Former McLouth star finds passion in hoops
The Benedictine women's basketball team has a chart that sits in the locker room after every game.
The chart's message is straightforward: Think about the team before thinking about yourself.
"Coach (Chad Folsom) puts up stars for all of the players for rebounds, assists and steals," senior forward Courtney Edmonds said. "We don't have points up there."
In a sense, the chart represents a new lifestyle on the basketball court for Edmonds, who graduated from McLouth High in 2003 as the Bulldogs all-time leading scorer with 1,133 career points.
At McLouth, she was virtually the sole outlet for generating scoring. At Benedictine, Edmonds can look to five other seniors to solve any scoring problems.
She's found a home. But it's been quite the journey.
'All the wrong reasons'
Edmonds had no plans to attend Benedictine. Colleges actually recruited Edmonds more for her track and field skills than her basketball prowess.
"I didn't want to go to a smaller school," Edmonds said. "I wanted to go D-1. It didn't matter where. It wasn't a very prudent decision. It was for all the wrong reasons. But I wanted to do the big thing."
Kansas University gave her that chance. Edmonds accepted a track scholarship at KU as a 400- and 800-meter sprinter.
Since track's a spring sport, Edmonds said KU coaches wanted to keep her in shape during the fall. As a result, Edmonds trained with the KU cross country team. "Simple" was temporarily eliminated from Edmonds' vocabulary.
"They gave me all summer to work my way up to six miles per day," Edmonds said. "I hadn't had a lot of distance experience. The most I had ever run before KU was five miles, and I can count on one hand how much I did that in high school."
Edmonds topped off at four-and-a-half miles per day. She said coaches still encouraged her. She was only running distance to get in shape for track, they told her. In reality, though, Edmonds was discouraged.
"I went from being the big dog around home to picking up dust from the other runners," Edmonds said.
She ran so much, she developed tendonitis. Eventually, she tore her left Achilles tendon. Edmonds was forced to take a redshirt and didn't compete in any outdoor meets. Then, it hit Edmonds: She wasn't doing what she wanted to do.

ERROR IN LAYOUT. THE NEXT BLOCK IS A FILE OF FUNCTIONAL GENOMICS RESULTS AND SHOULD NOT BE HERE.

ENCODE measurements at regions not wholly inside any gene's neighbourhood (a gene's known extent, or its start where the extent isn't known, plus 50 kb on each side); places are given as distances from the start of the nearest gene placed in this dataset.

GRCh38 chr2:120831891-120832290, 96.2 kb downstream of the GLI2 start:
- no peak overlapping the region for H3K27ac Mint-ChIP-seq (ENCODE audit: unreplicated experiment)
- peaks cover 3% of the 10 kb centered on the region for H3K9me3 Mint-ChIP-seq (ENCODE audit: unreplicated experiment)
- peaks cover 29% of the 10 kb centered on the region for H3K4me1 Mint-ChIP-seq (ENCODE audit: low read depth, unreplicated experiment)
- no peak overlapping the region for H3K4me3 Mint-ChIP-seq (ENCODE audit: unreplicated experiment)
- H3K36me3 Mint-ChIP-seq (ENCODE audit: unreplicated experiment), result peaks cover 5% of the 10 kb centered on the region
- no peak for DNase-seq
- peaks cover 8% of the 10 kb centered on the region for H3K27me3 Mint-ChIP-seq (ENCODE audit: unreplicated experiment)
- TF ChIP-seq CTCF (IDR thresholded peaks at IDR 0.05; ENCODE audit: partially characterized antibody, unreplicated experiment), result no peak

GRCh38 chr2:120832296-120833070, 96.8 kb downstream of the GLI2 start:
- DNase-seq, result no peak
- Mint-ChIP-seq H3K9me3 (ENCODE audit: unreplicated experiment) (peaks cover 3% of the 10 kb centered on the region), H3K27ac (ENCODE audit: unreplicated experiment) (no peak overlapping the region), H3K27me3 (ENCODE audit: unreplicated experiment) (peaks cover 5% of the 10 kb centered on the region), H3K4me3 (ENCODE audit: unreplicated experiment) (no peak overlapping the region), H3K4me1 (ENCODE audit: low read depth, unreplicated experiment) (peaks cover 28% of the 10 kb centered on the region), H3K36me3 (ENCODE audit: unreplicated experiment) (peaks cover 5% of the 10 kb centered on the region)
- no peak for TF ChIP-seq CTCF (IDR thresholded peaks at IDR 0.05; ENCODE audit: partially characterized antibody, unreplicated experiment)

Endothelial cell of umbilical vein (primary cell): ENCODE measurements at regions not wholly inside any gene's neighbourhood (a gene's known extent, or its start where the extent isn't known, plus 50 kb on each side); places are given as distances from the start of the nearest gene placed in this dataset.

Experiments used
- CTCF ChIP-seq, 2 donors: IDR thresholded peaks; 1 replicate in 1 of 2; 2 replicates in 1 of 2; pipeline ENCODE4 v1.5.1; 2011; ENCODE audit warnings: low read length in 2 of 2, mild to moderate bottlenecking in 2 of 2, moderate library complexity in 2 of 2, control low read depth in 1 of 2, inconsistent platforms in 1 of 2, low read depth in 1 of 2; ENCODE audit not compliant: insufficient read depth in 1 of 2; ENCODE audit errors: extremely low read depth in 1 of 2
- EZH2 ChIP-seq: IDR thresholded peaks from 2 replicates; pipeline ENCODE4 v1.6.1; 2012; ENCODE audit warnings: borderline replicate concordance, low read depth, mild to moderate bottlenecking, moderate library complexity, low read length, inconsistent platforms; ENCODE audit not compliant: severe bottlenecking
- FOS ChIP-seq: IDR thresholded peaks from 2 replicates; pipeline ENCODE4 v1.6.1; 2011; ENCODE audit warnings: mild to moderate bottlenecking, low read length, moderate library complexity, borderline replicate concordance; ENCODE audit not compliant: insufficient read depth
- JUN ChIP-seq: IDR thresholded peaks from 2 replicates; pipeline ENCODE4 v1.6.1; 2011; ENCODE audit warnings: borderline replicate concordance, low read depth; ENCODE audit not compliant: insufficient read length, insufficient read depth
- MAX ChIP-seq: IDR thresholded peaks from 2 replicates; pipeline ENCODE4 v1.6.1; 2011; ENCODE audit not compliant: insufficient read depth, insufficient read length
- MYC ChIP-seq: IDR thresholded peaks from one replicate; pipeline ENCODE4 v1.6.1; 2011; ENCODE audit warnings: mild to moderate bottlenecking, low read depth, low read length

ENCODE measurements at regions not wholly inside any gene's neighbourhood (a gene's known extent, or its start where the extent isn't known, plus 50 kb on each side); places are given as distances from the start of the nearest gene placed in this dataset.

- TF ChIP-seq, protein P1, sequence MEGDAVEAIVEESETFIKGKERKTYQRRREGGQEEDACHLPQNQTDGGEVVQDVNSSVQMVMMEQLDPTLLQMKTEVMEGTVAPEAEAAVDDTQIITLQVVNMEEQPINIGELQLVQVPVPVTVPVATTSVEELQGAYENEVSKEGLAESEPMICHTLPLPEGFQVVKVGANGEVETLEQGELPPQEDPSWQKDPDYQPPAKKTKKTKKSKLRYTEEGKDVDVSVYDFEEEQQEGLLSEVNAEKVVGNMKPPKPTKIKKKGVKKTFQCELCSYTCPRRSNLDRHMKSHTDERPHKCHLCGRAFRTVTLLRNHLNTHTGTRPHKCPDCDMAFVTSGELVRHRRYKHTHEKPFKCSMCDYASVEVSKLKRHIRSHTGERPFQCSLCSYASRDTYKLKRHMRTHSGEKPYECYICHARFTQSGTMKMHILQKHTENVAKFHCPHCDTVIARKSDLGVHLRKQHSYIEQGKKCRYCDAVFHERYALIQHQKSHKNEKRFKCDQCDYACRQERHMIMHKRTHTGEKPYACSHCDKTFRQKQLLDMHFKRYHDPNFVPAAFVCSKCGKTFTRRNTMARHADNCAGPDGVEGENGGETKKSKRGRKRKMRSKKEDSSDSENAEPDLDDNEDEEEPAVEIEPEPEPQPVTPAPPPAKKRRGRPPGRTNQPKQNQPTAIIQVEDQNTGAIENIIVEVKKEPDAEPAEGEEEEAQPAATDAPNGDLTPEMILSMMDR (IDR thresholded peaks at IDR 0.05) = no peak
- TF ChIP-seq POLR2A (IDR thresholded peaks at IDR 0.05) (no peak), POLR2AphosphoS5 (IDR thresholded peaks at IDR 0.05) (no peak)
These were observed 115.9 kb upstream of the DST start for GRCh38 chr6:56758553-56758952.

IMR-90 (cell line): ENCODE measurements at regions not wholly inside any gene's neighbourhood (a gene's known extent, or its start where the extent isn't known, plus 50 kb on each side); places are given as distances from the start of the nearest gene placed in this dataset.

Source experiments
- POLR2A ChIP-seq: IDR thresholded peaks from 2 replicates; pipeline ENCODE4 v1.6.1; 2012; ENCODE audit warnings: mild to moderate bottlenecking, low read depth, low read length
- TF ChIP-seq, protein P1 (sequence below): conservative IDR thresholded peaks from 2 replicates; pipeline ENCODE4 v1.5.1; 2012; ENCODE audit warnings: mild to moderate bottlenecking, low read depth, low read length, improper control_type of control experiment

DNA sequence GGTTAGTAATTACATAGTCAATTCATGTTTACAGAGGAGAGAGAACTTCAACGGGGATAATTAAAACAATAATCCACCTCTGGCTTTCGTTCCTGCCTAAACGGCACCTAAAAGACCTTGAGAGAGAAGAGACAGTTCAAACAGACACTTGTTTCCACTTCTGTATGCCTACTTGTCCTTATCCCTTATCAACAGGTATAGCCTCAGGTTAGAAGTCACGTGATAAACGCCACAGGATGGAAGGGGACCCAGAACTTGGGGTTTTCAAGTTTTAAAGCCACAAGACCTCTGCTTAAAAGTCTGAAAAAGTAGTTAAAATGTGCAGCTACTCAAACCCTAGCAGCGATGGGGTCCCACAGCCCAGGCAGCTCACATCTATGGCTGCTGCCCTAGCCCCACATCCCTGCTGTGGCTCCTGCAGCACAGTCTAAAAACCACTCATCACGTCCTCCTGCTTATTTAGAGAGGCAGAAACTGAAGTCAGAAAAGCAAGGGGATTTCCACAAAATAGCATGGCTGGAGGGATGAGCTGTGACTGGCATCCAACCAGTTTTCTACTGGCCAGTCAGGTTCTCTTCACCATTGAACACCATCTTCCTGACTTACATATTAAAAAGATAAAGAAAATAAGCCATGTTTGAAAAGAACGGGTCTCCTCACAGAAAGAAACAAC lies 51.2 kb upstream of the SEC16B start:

"I didn't really like running that much," Edmonds said. "It's just that I was good at it. I did it because I wanted to be part of the KU tradition."
Quoth the Raven: Forevermore
Edmonds admitted she had always had more passion for basketball than track. She hadn't picked up a basketball in more than a year, though.
Folsom actually recruited Edmonds when she was a senior at McLouth. A year later -- in the summer of 2004 -- he received a phone call. It was from Edmonds.
"She said she missed basketball," Folsom said. "She wanted to come back and try that out. We welcomed her with open arms."
Edmonds received an athletic scholarship at Benedictine. She still had four years of collegiate eligibility at Benedictine after she transferred from KU. She's playing in her final season with the Ravens this winter.
"Rebounding is key for us, and she has the ability to rebound at both ends," Folsom said of the 5-foot-10 Edmonds. "She also has the ability to score and shoot the three if they don't close out on her. If they do, she can drive by people and finish in traffic. Or she could stop and pull up."
Edmonds averaged 8.2 points per game her freshman year, 4.1 her sophomore year and 9.5 her junior year.
Folsom ignited a defensive spark in Edmonds that wasn't present before she played for him. Benedictine is off to a 4-0 start. Edmonds' most memorable play?
"At the very end of a play on defense, I got a five-second call on the girl I was guarding," Edmonds said. "That was by far the most gratifying thing. We've been trained to go crazy when that happens. We're the annoying ones. Other teams despise our vocal abilities."
Expectations are high for this year's Ravens. Two years ago, they went 30-5 and reached the Elite 8 of the NAIA Division II Tournament. Benedictine has six seniors, most of whom remember what the Elite 8 appearance felt like. Edmonds said this year's team was the most talented since she'd been there.
"I just love the game," Edmonds said. "You know I'm always giving 110 percent. It's my job -- and I love it."